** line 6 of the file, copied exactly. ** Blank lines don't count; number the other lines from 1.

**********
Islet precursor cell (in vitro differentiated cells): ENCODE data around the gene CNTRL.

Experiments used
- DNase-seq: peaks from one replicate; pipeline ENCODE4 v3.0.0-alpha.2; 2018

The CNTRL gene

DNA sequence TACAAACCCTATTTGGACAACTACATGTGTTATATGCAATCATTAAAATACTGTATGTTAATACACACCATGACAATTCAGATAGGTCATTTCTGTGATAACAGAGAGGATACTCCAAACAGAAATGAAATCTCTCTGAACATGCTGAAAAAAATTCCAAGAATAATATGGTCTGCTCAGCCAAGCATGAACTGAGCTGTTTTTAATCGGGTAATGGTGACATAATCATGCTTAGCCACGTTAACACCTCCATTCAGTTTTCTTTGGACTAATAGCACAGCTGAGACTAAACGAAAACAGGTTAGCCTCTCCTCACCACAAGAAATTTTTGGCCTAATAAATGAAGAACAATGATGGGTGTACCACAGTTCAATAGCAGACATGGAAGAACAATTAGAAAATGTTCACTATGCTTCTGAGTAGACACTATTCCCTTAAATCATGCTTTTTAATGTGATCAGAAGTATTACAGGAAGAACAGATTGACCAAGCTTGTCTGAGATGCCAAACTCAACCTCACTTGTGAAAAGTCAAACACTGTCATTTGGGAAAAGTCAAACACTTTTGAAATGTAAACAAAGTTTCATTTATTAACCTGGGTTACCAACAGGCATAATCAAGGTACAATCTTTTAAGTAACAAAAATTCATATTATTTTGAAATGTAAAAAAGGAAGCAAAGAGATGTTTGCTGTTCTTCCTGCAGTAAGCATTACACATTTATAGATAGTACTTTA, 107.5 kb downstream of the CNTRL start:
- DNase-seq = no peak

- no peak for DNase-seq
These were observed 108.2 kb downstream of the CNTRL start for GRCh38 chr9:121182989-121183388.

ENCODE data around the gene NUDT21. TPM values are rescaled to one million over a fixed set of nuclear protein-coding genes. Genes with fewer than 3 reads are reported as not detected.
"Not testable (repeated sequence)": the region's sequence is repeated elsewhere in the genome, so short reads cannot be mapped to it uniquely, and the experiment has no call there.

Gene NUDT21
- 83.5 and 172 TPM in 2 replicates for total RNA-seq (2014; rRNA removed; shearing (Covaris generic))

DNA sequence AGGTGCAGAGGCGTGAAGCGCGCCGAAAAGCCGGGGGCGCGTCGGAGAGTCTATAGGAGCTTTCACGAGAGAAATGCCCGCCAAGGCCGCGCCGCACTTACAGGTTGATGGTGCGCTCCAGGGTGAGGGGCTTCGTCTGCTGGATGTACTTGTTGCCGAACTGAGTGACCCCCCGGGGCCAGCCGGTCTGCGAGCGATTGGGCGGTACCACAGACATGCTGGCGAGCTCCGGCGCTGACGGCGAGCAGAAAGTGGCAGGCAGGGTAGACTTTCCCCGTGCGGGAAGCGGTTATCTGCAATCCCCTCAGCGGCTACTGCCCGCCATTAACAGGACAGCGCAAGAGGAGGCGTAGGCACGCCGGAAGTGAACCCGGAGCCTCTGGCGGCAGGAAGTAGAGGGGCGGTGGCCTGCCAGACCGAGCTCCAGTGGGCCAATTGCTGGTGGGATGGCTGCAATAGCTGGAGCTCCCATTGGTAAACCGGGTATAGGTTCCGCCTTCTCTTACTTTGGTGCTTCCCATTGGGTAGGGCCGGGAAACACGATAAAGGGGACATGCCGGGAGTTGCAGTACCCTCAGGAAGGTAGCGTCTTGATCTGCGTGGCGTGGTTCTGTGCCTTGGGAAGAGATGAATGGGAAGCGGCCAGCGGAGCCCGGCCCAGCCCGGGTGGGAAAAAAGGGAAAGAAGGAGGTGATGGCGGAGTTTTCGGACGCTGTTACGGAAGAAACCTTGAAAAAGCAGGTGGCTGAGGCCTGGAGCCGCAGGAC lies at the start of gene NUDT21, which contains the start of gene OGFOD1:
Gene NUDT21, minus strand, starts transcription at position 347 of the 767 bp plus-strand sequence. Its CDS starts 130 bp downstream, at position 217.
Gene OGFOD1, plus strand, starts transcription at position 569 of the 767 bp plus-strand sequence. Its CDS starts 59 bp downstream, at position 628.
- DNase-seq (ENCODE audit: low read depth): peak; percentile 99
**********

- DNase-seq = no peak